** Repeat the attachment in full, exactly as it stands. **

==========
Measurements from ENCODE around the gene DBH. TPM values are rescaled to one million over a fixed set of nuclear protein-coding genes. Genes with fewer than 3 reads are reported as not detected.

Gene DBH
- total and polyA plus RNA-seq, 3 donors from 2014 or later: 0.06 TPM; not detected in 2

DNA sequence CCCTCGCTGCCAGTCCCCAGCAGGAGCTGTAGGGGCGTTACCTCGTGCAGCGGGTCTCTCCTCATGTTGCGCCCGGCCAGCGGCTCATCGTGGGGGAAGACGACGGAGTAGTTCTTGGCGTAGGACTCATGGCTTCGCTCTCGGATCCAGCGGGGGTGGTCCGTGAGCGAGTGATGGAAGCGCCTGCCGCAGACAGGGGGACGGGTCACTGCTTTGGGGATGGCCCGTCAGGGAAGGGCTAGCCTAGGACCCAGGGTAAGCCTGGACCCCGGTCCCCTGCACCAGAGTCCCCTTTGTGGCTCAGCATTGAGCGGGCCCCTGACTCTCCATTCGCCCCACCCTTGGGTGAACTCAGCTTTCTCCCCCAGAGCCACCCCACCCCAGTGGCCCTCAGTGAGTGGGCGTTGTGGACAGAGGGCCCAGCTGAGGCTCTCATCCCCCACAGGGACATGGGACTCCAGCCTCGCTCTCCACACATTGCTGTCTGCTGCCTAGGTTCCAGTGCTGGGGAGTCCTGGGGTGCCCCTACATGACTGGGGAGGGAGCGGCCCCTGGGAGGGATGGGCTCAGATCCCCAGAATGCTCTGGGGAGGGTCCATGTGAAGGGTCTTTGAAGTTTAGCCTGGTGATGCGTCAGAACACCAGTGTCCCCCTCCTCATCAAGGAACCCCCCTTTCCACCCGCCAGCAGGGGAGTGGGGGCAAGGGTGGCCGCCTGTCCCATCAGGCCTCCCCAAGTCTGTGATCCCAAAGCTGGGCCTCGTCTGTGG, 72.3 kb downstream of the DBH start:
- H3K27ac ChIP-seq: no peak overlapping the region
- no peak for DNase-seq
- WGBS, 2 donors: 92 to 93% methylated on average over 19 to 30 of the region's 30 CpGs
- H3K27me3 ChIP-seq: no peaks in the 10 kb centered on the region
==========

Measurements from ENCODE around the gene DBH. TPM values are rescaled to one million over a fixed set of nuclear protein-coding genes. Genes with fewer than 3 reads are reported as not detected.

Gene DBH
- total and polyA plus RNA-seq, 3 donors from 2014 or later: 0.06 TPM; not detected in 2

DNA sequence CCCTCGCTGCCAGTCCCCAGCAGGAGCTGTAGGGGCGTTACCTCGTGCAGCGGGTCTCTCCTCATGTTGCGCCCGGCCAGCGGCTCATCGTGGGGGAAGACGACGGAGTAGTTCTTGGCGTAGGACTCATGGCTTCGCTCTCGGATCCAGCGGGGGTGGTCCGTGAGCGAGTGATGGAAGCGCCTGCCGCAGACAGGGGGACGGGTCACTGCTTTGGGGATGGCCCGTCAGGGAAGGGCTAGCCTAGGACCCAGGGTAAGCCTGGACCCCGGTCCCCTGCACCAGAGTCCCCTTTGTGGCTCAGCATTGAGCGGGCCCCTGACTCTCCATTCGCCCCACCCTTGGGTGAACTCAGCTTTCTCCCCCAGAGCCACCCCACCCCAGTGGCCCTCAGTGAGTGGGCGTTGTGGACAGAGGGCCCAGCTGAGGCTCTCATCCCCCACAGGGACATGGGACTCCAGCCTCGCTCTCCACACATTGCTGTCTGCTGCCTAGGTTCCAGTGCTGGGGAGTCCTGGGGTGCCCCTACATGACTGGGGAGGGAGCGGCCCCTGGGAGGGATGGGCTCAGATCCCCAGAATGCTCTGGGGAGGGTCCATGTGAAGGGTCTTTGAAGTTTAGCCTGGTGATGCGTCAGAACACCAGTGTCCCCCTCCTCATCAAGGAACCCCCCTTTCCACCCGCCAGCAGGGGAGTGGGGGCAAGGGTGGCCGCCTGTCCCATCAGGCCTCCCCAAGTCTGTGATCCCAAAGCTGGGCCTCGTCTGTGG, 72.3 kb downstream of the DBH start:
- H3K27ac ChIP-seq: no peak overlapping the region
- no peak for DNase-seq
- WGBS, 2 donors: 92 to 93% methylated on average over 19 to 30 of the region's 30 CpGs
- H3K27me3 ChIP-seq: no peaks in the 10 kb centered on the region